Montag, Dezember 15, 2008


This has to hurt, especially if you are an academic economist.

The author is right. The academic world has abysmally failed in its obligations to its own discipline, the obligation to be rigorous and to be critical.

Too many professors are desperately afraid, after having taught financial nonsense for decades, that they will be found out and duly laughed out of town, as it were, on a rail.

Pablo Triana is right: there is no debate here with people actually interested in debate, but rather ruthless self-preservation at the deliberate cost of debate.

Just because one can create extraordinarily complex ways of calculating risk and how to insure against it doesn't mean that one should do so: the attempt to remove risk from business is inevitably condemned to fail.

Why? Because you really can't know what is going to happen in the future. Someone investing money today can't insure against unknown and unknowable risks, but can do one thing only: try to understand what they are doing when they invest, and understanding that risk is always, always, always there. Not necessarily in the ways that one expects, not necessarily in the ways that one can understand, but it is always there. Investing is always a risky business.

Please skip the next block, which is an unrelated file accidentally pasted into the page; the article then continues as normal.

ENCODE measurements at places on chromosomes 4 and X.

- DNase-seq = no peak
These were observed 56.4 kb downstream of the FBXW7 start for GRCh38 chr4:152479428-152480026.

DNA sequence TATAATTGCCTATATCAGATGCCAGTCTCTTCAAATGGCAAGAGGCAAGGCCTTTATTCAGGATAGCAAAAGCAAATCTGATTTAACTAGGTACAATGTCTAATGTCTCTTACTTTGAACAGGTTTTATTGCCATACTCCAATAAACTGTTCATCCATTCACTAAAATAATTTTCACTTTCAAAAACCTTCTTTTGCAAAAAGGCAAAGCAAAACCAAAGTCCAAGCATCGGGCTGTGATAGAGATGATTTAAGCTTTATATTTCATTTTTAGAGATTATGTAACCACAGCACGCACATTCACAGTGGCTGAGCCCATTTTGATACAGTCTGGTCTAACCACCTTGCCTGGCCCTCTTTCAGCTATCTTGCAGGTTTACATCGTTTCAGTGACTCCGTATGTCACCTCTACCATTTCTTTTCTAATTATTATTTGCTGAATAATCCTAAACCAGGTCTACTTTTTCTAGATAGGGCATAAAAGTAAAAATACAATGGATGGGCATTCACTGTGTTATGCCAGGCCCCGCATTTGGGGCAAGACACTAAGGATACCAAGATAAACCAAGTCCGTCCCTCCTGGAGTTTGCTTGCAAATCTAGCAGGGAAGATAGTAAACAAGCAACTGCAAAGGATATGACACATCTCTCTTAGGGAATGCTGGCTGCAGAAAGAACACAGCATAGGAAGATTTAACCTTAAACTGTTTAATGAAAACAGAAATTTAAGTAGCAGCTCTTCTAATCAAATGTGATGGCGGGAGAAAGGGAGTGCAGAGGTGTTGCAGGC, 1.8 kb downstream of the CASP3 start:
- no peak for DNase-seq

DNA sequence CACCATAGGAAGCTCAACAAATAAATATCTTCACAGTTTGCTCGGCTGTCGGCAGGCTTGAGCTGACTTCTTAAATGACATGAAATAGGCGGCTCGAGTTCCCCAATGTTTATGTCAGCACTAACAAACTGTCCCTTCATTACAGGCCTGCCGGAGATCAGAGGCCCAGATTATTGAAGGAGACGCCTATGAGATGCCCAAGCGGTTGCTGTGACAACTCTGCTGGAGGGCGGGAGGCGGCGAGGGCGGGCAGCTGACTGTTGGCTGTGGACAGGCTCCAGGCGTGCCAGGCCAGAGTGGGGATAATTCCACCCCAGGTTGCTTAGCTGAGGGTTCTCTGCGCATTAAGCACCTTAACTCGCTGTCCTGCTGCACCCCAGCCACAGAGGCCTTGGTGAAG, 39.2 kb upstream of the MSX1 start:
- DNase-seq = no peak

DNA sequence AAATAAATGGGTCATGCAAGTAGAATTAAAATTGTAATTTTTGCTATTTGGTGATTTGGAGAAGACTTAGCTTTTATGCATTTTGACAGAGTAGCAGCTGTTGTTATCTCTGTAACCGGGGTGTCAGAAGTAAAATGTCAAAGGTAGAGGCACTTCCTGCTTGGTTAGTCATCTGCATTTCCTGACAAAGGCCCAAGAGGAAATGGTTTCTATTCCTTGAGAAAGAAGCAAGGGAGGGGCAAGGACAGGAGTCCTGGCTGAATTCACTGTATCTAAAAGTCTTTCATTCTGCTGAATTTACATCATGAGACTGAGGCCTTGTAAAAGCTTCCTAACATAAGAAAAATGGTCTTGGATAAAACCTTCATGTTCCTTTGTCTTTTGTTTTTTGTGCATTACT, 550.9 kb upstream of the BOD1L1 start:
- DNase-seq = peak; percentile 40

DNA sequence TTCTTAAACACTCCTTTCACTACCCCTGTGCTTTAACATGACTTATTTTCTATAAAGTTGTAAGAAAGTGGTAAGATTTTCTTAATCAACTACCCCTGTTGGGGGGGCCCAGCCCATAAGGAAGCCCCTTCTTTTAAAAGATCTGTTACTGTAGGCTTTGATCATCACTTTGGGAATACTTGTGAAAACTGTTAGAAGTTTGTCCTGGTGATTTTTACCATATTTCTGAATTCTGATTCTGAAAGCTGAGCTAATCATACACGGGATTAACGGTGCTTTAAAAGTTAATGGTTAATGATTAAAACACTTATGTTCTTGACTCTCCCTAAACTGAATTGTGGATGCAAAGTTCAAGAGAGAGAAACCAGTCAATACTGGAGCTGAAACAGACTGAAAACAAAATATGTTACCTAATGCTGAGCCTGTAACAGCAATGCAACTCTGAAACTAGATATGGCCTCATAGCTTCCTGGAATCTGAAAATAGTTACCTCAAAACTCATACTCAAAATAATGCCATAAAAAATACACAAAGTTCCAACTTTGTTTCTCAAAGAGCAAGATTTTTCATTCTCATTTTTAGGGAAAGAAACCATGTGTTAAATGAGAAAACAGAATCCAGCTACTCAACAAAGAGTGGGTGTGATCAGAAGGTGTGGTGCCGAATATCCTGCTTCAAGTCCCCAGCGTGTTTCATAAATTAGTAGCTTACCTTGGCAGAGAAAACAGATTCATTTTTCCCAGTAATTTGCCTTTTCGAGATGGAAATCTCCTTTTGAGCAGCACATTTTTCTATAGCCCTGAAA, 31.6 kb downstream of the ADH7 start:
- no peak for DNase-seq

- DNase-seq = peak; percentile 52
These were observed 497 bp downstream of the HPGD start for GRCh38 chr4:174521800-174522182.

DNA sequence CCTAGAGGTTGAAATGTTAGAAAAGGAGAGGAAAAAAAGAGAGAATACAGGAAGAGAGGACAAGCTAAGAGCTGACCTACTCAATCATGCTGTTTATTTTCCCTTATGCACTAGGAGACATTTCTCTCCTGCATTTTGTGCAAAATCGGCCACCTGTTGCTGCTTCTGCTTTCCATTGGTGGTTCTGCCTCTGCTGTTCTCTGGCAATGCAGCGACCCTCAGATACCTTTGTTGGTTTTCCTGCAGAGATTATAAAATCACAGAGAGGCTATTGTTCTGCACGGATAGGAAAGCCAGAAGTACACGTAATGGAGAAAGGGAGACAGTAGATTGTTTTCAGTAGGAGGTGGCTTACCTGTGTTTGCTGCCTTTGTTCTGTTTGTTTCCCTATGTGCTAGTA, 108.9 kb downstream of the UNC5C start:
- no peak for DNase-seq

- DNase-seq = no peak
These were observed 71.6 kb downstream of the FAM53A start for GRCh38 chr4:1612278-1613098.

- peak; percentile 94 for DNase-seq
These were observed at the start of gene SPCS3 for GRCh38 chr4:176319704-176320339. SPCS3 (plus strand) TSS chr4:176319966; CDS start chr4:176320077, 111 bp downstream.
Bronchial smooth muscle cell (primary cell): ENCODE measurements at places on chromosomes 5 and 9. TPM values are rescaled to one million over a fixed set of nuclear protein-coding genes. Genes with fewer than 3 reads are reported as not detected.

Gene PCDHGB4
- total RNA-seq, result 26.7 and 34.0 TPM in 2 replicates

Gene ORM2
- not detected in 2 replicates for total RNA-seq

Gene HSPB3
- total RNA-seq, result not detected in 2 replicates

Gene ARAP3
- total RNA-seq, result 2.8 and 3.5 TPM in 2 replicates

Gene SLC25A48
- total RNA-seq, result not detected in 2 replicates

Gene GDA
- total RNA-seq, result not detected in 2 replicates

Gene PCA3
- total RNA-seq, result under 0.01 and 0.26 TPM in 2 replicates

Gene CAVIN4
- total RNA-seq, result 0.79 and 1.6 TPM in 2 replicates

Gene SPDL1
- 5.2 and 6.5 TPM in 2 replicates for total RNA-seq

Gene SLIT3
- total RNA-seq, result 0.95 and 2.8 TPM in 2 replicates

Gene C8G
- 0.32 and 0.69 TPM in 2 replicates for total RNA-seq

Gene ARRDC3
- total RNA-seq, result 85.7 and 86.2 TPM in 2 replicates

And believing that you can remove risk by complex financial calculations and the resulting financial instruments based upon these is something that is extremely appealing, especially for academics (it's elegant and it's the stuff that careers are built upon): it is, however, like all ideas that contradict empirical reality, a dangerous chimera, one that leads down the path of destruction.

Risk, you see, is always there: it can be quantified - that's something I do day in, day out - but it can never be removed or otherwise compensated for. Businesses that are risky aren't risky for one simple reason, but invariably a collection of reasons that may be tied together, but whose complexity requires experts to understand and quantify: there is no magic bullet that allows you to buy insurance (or if there were, the price should be so high that it effectively makes investing in such entities non-profitable for most investors.

But rather than teaching this - that risk is quantifiable, bears a cost and there is no insurance against it - the academics have taught their own ideal worlds where risk can be canceled out of the equation without making investments unattractive, and if you work things right, you might even make money whilst doing so.

I fear that I must take Pablo Triana's concept one step further: it's not merely a stifling of debate, but more importantly a stifling of critical thought, truly critical and not the dogma that passes for critical thought today. It's not so much that reality intrudes, but even worse: it yammers for attention and demands to be listened to.

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